The fungal disease called white-nose syndrome has killed millions of bats since it was first discovered in North America 10 years ago, but University of Minnesota scientist Christine Salomon hopes to find a treatment deep in the cold damp shafts of the Soudan Mine.
"We're just looking at the basic biology of the pathogen, trying to understand how it grows and expands over time," explains Salomon.
The disease reached Minnesota two years ago and has killed thousands of bats the past two winters at the underground mine not far from Ely. Mining stopped in the 1960s, but the mine was turned into a state park that attracts tourists in the summer and houses thousands of hibernating bats in the winter.
Salomon's experiments take place 900 feet below the surface. To reach them, she takes an elevator, wearing a white decontamination suit, a hard hat and a headlamp.
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"Bats come in on level 12 and hibernate here," she says as she steps from the elevator.
A few bats hang on the walls here and dead bats litter the floor. But by June most have left the mine for nearby forests where they will raise young before returning next fall.
Little brown bats and northern long-eared bats live here. Both species are hit hard by white-nose syndrome. The northern long-eared bat is listed as threatened under the federal endangered species act.
Salomon walks down a dark tunnel to an overturned milk crate that she moves to reveal several small plastic bags. The bags are filled with soil from the mine floor, and the bat killing fungus, pseudogymnoascus destructans. The bags have microscopic holes so air and water can get in, but the fungus can't escape.
She'll return in about three months for more samples.
Dozens of researchers across the country are trying to find a way to defeat pseudogymnoascus destructans.
Some are developing vaccines to protect bats. Others are testing pesticide treatments to kill the fungus in caves. Salomon is one of a few working on finding ways to stop the fungus from growing and reproducing by using natures evolutionary power.
She's isolated hundreds of bacteria and fungi from the Soudan mine and from caves in Minnesota. In nature these micro-organisms are always competing for survival. One of the ways they survive is by evolving to inhibit growth or reproduction of other organisms. So Salomon tests samples in the lab to find out which ones might slow or stop pseudogymnoascus destructans.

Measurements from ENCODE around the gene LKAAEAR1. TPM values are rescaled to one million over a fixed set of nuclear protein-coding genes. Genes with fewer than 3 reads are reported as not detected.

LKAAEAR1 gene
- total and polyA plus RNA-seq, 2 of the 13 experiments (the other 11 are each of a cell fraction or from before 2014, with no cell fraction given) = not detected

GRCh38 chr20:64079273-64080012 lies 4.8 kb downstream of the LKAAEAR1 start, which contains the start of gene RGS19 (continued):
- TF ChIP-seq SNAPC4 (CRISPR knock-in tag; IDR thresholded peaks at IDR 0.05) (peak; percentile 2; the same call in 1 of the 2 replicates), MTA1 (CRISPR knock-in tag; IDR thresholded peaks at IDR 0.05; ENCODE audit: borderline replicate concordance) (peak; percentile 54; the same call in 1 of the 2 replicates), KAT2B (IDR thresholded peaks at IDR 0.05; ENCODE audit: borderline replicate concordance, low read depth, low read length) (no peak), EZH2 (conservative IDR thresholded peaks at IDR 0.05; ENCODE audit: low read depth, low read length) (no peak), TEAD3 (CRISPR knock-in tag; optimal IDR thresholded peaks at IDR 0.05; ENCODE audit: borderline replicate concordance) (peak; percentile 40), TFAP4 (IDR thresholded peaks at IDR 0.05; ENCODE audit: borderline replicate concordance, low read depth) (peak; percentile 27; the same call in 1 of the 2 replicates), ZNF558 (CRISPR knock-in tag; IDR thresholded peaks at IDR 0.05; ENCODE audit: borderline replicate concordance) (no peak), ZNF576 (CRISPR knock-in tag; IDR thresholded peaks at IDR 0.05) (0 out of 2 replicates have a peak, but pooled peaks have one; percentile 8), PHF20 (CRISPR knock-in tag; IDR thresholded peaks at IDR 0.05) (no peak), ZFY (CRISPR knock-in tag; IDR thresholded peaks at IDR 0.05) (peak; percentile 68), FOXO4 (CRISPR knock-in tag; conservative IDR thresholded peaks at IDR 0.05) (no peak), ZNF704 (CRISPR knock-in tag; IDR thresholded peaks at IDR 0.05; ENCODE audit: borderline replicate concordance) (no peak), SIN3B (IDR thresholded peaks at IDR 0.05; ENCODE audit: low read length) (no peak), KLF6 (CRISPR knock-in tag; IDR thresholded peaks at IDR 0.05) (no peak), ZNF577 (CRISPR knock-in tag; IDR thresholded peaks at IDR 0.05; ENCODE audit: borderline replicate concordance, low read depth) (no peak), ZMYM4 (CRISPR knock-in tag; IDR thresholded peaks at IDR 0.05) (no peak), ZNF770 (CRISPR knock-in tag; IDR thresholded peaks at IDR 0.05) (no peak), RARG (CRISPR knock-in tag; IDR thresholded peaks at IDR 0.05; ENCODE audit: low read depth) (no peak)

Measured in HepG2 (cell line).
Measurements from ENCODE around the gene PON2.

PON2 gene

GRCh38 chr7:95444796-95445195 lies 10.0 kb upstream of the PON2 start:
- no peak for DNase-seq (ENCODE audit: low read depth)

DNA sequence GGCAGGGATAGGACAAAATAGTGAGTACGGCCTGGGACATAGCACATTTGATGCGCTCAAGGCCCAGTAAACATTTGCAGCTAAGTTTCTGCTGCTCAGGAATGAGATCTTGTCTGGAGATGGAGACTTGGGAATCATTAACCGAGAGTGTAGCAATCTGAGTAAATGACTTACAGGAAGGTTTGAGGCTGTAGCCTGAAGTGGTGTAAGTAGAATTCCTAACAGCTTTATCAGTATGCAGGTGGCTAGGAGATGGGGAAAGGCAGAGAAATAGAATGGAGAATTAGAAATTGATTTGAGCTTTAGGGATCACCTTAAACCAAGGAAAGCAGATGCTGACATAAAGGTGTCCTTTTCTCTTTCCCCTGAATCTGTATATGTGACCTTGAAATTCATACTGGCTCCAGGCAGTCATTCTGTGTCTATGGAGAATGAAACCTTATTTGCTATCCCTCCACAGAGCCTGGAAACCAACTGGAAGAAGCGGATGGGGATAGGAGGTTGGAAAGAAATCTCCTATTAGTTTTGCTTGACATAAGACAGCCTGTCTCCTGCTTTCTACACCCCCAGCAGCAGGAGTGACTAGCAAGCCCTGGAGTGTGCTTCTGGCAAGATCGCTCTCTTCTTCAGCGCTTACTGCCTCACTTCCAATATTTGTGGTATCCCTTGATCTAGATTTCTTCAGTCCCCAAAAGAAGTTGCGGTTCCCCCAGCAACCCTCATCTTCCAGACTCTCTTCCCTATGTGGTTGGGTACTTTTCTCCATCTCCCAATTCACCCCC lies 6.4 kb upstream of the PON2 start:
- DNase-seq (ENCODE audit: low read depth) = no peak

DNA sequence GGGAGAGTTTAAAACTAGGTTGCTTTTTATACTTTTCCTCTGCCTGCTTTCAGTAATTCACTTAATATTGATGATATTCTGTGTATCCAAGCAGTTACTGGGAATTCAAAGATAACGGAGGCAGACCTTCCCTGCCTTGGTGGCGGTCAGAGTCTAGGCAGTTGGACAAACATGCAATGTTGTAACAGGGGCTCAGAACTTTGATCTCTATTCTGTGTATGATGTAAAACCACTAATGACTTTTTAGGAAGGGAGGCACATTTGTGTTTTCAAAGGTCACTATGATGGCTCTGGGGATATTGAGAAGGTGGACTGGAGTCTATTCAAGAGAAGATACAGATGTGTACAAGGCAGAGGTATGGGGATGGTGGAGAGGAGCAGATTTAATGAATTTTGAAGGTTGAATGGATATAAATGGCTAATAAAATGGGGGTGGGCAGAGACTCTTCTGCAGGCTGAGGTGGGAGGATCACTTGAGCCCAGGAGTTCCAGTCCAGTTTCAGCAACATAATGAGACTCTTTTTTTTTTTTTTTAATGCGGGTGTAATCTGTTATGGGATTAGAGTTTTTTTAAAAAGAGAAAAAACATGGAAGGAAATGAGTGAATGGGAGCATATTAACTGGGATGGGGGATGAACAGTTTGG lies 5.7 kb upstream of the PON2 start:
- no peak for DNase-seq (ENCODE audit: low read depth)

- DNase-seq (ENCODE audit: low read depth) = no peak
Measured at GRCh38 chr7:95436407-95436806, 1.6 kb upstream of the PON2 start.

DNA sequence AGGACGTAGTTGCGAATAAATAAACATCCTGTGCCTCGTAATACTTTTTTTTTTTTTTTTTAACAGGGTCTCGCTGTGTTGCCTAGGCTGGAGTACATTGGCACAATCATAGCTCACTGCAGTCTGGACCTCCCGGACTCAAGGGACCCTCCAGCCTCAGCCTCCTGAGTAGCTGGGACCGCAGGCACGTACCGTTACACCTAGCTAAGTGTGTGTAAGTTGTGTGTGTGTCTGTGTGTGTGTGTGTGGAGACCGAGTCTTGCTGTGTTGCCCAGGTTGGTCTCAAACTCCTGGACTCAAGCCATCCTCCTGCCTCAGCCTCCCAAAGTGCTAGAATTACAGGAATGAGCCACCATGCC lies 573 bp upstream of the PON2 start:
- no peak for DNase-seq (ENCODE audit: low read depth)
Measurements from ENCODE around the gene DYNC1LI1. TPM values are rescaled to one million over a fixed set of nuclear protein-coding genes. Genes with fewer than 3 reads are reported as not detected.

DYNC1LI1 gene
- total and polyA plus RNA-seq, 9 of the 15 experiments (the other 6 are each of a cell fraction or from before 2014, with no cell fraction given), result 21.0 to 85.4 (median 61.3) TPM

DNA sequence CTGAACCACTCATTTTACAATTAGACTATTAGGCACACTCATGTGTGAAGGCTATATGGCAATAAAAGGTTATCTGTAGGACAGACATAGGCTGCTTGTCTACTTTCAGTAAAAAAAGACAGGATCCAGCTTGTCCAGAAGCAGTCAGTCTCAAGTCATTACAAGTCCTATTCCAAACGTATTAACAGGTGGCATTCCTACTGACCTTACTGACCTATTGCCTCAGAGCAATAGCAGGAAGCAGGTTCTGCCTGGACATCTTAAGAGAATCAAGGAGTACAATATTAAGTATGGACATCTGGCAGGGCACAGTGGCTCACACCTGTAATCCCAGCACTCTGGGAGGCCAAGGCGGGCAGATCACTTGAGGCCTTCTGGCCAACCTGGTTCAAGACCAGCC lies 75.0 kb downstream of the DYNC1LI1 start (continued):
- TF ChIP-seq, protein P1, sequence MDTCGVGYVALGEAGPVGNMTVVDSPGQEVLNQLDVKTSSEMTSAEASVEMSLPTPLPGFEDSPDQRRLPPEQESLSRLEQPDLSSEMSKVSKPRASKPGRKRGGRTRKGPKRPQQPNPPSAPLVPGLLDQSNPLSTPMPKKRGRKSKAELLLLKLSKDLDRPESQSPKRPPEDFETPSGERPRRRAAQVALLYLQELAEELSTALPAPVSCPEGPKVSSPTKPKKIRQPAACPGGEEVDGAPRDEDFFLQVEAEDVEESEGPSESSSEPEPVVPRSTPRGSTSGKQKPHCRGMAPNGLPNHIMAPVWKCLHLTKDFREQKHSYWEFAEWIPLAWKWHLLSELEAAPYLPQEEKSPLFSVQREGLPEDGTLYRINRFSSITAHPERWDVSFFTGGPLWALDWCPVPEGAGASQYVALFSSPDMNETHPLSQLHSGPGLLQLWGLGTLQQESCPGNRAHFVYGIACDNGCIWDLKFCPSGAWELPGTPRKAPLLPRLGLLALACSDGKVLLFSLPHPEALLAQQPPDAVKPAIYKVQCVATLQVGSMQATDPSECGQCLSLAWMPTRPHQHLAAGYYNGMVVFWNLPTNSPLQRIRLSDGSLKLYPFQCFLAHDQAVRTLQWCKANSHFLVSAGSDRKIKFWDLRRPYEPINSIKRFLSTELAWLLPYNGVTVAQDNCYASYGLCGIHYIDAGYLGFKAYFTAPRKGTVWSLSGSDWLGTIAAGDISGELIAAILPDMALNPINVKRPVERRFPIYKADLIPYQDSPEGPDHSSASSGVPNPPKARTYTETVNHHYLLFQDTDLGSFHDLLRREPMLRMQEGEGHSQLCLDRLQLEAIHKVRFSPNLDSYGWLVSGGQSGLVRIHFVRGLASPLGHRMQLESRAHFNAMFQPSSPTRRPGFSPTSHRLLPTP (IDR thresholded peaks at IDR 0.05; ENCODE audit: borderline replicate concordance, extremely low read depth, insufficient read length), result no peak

"Right now we have over 100 bacteria and fungi that can inhibit the growth of P. destructans on a petri dish, in the lab. (But that's a) pretty unnatural environment," she says. "What we'd really like to be able to do is test them individually in the Sudan iron mine. But no one's ever done that."
There are few successful examples of treating disease in wildlife. And how do you treat bats? Let's say Salomon finds a bacteria that stops pseudogymnoascus destructans cold. The next challenge would be growing large amounts of the bacteria and somehow spreading it through parts of the mine where bats hibernate.
Typically, research like this would take years. But this is more like emergency science.
"I would normally like just really figure out every detail and be really confident that this is exactly how I want to test it," said Salomon. "But if the bats are dying every year, then I don't have time."
So, instead of a deliberate focus on learning how the fungus grows in the Soudan mine and in caves, followed by years of testing and peer-reviewed publishing, Salomon plans to start testing the most promising bio-control before she even finishes the basic research.
It's possible this research could lead to an experimental treatment for white-nose in a couple of years, says Jeremy Coleman, who leads the national white nose initiative for the U.S. Fish and Wildlife Service.
Coleman doesn't expect a silver bullet cure, but he says researchers are casting a wide net hoping for multiple treatments.
"We're trying to do the best we can with what we've got to move things along as quickly as possible because the bats, many of these species, are losing the battle against white-nose syndrome," said Coleman who lists the northern long-eared bat found in Minnesota as of special concern.
The challenges are many. Bats hibernate in many different environments. A treatment that works in a mine might not work in a cave. The treatment can't cause significant environmental damage.
A biological control could be a good short term solution, said Coleman because treating bats with a microbe already found in the mine would likely limit damage to the environment. And it might be one way to slow the growth of pseudogymnoascus destructans. Coleman says research indicates even reducing the level of fungus bats are exposed to while hibernating improves the odds of survival.
"And even if it's to improve survival in some small percentage, that could be the difference in bats being able to survive in the presence of this disease, or facing extinction," said Coleman.